If you want to nuke the cache and re-write it, without having to call cache_clear on it (see below), you can use cache_overwrite. If this method is called before cache_tag (this doesn't work with the :tag => 'tag' syntax), then the cache wil be overwritten and not used.

You can also pass :overwrite => true as an argument to cache_tag, e.g.

cache_tag 'tag', :overwrite => true

Block Caching

Block caching is useful when you want to cache the result of an expensive operation, but you don't want to cache an entire route. You use it like this:

get '/' do 
  @var = cache_block('the_tag'){ some_expensive_operation }
  erb :file

As you've probably guessed, the result of some_expensive_operation is cached under the tag 'the_tag'. If a cached result is found, some_expensive_operation won't be called, and the block will just return the cached value.

If the object returned from the block is non-string, it wil be serialized using Marshal.dump in order to be stored, so there are obvious limitations here.

As with cache_tag, if you want to force the cache to be overwritten, you can pass :overwrite => true, e.g.

@var = cache_block('the_tag', :overwrite => true){ some_expensive_operation }

Fragment Caching

Block caching doesn't, however, allow you to cache HTML, e.g. from inside a view. For this, you need fragment caching.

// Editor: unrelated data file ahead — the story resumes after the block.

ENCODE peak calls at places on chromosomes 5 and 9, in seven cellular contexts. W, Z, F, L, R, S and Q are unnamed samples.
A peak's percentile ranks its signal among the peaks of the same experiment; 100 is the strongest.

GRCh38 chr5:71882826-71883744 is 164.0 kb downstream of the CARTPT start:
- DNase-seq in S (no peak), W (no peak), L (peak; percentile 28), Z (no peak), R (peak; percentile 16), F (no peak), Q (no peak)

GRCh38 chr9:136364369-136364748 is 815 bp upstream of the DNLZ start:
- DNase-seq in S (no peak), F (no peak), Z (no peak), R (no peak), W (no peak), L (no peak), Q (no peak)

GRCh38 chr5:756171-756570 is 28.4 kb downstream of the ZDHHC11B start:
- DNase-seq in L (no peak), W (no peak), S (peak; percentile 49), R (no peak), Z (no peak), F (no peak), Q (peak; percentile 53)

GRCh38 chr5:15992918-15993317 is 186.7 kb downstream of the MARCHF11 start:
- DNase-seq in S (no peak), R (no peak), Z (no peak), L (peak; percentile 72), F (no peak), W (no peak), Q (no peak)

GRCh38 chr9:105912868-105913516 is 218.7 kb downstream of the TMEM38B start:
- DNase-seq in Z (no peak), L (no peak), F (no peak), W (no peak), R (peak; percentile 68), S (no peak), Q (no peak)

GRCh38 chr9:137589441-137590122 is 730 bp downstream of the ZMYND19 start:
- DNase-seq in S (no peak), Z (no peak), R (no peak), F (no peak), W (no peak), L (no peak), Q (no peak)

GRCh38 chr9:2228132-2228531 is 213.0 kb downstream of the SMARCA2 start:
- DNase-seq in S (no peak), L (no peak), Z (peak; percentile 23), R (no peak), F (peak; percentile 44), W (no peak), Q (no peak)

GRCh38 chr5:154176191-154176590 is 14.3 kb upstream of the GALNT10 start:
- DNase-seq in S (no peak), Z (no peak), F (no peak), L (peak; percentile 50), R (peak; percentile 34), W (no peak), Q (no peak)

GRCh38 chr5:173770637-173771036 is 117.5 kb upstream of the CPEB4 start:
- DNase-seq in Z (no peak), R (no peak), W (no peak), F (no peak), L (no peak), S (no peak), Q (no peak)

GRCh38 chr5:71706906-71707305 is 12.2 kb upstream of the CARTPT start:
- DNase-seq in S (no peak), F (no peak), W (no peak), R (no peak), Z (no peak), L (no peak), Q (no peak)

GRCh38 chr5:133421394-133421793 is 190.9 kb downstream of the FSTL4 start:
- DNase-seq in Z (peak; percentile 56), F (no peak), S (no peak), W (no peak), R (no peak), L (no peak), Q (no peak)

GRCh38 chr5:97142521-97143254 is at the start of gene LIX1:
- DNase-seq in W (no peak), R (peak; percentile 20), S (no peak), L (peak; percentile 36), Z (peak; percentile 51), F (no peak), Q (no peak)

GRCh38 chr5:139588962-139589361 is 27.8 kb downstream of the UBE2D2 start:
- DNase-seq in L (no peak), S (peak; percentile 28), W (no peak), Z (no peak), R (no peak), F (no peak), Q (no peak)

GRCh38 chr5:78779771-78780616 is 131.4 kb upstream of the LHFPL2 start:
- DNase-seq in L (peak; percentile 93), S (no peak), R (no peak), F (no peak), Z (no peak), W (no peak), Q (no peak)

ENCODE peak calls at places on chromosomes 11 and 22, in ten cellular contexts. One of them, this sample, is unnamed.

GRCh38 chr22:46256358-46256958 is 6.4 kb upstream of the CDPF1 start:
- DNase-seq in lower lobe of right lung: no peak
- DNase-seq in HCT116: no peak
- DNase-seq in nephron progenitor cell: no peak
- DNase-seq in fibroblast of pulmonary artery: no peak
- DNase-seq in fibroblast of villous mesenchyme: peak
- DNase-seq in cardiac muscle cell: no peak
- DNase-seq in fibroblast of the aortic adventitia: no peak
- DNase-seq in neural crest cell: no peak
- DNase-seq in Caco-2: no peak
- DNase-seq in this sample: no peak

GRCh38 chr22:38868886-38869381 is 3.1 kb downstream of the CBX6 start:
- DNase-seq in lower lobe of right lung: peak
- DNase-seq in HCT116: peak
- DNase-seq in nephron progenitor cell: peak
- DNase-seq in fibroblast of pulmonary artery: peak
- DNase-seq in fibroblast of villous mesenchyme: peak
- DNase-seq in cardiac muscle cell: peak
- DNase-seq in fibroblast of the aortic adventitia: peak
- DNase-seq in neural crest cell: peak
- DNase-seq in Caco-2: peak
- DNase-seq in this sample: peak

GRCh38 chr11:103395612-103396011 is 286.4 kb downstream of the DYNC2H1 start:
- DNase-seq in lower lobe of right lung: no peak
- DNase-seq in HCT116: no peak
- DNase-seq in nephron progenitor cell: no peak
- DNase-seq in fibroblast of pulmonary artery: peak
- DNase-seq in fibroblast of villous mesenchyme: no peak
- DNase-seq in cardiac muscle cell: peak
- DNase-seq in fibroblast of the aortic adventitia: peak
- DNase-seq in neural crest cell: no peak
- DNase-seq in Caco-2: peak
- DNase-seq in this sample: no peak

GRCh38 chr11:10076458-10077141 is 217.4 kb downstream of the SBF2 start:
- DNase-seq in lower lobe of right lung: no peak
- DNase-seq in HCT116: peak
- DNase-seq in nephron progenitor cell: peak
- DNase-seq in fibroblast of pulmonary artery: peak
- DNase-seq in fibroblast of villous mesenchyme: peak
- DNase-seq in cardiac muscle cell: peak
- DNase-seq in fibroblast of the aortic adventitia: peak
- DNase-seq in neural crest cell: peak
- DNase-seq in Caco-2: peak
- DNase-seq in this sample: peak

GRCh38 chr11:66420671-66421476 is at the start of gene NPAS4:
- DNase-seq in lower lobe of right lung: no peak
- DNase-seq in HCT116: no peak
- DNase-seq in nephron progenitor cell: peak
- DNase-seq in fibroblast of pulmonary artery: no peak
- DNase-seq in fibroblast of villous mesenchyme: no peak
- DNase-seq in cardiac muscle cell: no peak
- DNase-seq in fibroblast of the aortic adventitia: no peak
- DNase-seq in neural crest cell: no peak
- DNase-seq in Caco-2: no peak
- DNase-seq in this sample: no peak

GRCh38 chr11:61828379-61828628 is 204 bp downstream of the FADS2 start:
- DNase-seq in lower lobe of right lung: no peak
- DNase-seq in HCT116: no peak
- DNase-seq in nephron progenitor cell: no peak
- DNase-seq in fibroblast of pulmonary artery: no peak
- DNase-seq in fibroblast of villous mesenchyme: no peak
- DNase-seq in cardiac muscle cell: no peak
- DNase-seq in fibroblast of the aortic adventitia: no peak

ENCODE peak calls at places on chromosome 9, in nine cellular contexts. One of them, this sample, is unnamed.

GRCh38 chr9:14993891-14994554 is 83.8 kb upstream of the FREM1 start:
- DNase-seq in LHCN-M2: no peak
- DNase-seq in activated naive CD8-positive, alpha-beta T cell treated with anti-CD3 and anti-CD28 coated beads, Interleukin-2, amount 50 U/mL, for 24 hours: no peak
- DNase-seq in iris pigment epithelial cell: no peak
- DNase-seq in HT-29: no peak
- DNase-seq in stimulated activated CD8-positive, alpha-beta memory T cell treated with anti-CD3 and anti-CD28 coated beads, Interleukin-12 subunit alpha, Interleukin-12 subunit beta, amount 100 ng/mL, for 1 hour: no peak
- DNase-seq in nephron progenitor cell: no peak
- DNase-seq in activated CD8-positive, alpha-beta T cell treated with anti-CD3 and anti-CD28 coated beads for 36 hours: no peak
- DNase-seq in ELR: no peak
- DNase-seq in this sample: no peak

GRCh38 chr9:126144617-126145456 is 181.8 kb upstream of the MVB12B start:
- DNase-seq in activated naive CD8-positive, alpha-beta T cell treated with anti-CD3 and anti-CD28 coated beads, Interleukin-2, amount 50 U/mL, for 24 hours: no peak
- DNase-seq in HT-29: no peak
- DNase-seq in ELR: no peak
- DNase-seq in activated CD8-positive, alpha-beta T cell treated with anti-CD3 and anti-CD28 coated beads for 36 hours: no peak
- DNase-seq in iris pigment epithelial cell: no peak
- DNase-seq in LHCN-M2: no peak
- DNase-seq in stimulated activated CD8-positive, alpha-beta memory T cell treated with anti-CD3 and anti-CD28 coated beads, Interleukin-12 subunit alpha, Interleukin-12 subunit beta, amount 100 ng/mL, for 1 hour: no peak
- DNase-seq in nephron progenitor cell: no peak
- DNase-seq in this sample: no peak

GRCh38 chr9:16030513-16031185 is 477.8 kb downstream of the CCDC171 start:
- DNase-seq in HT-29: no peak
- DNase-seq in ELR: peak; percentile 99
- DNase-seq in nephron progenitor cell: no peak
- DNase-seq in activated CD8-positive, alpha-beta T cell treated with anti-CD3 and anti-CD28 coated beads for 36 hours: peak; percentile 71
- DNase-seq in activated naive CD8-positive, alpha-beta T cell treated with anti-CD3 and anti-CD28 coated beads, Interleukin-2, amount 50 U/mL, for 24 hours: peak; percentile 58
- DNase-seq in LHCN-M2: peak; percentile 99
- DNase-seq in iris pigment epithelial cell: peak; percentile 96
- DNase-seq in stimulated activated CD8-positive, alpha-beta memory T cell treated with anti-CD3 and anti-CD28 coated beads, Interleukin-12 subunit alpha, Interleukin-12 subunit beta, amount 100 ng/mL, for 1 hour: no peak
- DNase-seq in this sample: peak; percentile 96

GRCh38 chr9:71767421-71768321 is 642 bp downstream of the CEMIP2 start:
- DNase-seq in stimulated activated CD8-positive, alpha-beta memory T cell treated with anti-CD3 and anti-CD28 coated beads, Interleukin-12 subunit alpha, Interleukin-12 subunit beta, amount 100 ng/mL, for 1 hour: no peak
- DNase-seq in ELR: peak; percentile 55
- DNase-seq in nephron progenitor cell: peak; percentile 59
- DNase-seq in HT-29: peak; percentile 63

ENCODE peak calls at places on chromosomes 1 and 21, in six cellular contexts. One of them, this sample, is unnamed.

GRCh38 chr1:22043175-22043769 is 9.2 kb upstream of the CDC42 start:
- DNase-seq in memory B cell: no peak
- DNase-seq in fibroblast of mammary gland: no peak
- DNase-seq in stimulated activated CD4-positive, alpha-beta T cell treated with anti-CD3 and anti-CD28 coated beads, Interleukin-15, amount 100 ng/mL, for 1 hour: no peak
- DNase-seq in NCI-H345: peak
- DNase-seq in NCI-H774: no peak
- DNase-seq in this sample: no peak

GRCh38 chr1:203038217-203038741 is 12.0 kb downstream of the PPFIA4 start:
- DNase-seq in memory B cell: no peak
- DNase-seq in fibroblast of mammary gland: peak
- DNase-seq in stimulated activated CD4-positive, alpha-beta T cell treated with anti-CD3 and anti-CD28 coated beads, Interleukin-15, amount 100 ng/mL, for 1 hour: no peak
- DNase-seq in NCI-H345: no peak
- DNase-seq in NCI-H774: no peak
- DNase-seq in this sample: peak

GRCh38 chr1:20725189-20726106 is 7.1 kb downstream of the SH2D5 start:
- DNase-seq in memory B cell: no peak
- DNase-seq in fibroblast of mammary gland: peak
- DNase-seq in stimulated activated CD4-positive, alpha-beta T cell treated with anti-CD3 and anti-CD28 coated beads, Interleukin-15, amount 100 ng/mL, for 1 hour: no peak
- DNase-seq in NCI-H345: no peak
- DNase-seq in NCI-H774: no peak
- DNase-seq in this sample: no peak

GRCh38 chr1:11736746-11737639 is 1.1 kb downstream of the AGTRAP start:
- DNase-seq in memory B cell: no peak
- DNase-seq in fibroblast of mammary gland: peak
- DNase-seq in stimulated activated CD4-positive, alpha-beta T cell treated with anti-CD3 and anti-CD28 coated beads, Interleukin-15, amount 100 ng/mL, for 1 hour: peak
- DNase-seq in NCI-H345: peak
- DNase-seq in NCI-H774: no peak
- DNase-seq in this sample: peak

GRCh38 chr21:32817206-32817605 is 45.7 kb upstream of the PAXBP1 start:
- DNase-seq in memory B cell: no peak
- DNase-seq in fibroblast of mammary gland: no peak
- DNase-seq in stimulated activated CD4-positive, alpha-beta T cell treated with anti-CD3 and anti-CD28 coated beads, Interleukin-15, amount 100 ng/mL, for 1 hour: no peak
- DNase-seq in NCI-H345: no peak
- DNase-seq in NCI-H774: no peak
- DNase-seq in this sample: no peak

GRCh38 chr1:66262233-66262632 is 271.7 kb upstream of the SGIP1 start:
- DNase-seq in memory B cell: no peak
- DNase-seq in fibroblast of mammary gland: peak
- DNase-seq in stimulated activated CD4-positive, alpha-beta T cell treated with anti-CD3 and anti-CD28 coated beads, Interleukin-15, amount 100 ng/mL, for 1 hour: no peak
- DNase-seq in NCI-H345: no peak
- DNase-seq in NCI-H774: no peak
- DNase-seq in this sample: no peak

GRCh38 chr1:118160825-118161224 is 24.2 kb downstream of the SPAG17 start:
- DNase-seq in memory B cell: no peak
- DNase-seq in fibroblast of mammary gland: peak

Note that for fragment caching to work, you'll need to install and require the sinatra-outputbuffer module (Sinatra-cacher doesn't include this by default to keep resource usage low).

For example:

require 'sinatra/base'
require 'sinatra/cached'
require 'sinatra/outputbuffer'

class Application < Sinatra::Base
  register Sinatra::Cacher
  register Sinatra::OutputBuffer

  get '/' do 
    erb :index


@@ index
<% cache_fragment('the_tag') do %>
  <%= some_expensive_operation %>
<% end %>

As with block caching, some_expensive_operation will only be called if the value returned by the block has not yet been cached.

As with cache_tag, if you want to force the cache to be overwritten, you can pass :overwrite => true, e.g.

<% cache_fragment('the_tag', :overwrite => true) do %>

A Note On File Paths

In order to understand clearing caches (the next bit), you first need to know how Sinatra-cacher stores its data.